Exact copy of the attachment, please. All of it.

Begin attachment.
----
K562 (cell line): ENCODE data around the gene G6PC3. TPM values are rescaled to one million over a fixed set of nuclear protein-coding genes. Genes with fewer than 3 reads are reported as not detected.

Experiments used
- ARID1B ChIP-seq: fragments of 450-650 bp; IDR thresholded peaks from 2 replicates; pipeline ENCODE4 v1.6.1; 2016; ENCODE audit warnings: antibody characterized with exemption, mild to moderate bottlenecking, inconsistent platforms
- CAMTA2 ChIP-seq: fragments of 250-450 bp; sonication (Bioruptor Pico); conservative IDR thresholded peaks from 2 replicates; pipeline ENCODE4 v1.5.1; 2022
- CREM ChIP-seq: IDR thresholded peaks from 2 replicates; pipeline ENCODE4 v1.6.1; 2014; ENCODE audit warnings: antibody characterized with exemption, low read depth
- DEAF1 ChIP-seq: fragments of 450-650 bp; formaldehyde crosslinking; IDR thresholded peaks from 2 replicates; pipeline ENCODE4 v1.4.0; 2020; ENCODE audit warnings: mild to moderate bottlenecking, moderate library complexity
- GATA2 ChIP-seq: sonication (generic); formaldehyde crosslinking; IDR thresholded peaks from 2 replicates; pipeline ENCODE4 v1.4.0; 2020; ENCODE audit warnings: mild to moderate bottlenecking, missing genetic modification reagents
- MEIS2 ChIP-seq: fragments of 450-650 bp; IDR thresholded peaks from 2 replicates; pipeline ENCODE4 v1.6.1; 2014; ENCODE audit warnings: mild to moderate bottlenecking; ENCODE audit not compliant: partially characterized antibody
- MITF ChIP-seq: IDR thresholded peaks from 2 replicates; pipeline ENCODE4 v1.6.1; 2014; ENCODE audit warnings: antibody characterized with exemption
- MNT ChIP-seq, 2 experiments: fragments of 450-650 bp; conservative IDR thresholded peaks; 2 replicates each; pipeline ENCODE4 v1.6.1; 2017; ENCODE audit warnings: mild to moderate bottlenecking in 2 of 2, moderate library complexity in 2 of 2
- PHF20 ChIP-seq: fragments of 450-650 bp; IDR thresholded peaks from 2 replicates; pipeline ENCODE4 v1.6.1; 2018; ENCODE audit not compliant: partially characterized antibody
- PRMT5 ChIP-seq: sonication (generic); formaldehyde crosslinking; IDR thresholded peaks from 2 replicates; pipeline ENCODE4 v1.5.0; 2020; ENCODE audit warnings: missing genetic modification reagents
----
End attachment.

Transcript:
K562 (cell line): ENCODE data around the gene G6PC3. TPM values are rescaled to one million over a fixed set of nuclear protein-coding genes. Genes with fewer than 3 reads are reported as not detected.

Experiments used
- ARID1B ChIP-seq: fragments of 450-650 bp; IDR thresholded peaks from 2 replicates; pipeline ENCODE4 v1.6.1; 2016; ENCODE audit warnings: antibody characterized with exemption, mild to moderate bottlenecking, inconsistent platforms
- CAMTA2 ChIP-seq: fragments of 250-450 bp; sonication (Bioruptor Pico); conservative IDR thresholded peaks from 2 replicates; pipeline ENCODE4 v1.5.1; 2022
- CREM ChIP-seq: IDR thresholded peaks from 2 replicates; pipeline ENCODE4 v1.6.1; 2014; ENCODE audit warnings: antibody characterized with exemption, low read depth
- DEAF1 ChIP-seq: fragments of 450-650 bp; formaldehyde crosslinking; IDR thresholded peaks from 2 replicates; pipeline ENCODE4 v1.4.0; 2020; ENCODE audit warnings: mild to moderate bottlenecking, moderate library complexity
- GATA2 ChIP-seq: sonication (generic); formaldehyde crosslinking; IDR thresholded peaks from 2 replicates; pipeline ENCODE4 v1.4.0; 2020; ENCODE audit warnings: mild to moderate bottlenecking, missing genetic modification reagents
- MEIS2 ChIP-seq: fragments of 450-650 bp; IDR thresholded peaks from 2 replicates; pipeline ENCODE4 v1.6.1; 2014; ENCODE audit warnings: mild to moderate bottlenecking; ENCODE audit not compliant: partially characterized antibody
- MITF ChIP-seq: IDR thresholded peaks from 2 replicates; pipeline ENCODE4 v1.6.1; 2014; ENCODE audit warnings: antibody characterized with exemption
- MNT ChIP-seq, 2 experiments: fragments of 450-650 bp; conservative IDR thresholded peaks; 2 replicates each; pipeline ENCODE4 v1.6.1; 2017; ENCODE audit warnings: mild to moderate bottlenecking in 2 of 2, moderate library complexity in 2 of 2
- PHF20 ChIP-seq: fragments of 450-650 bp; IDR thresholded peaks from 2 replicates; pipeline ENCODE4 v1.6.1; 2018; ENCODE audit not compliant: partially characterized antibody
- PRMT5 ChIP-seq: sonication (generic); formaldehyde crosslinking; IDR thresholded peaks from 2 replicates; pipeline ENCODE4 v1.5.0; 2020; ENCODE audit warnings: missing genetic modification reagents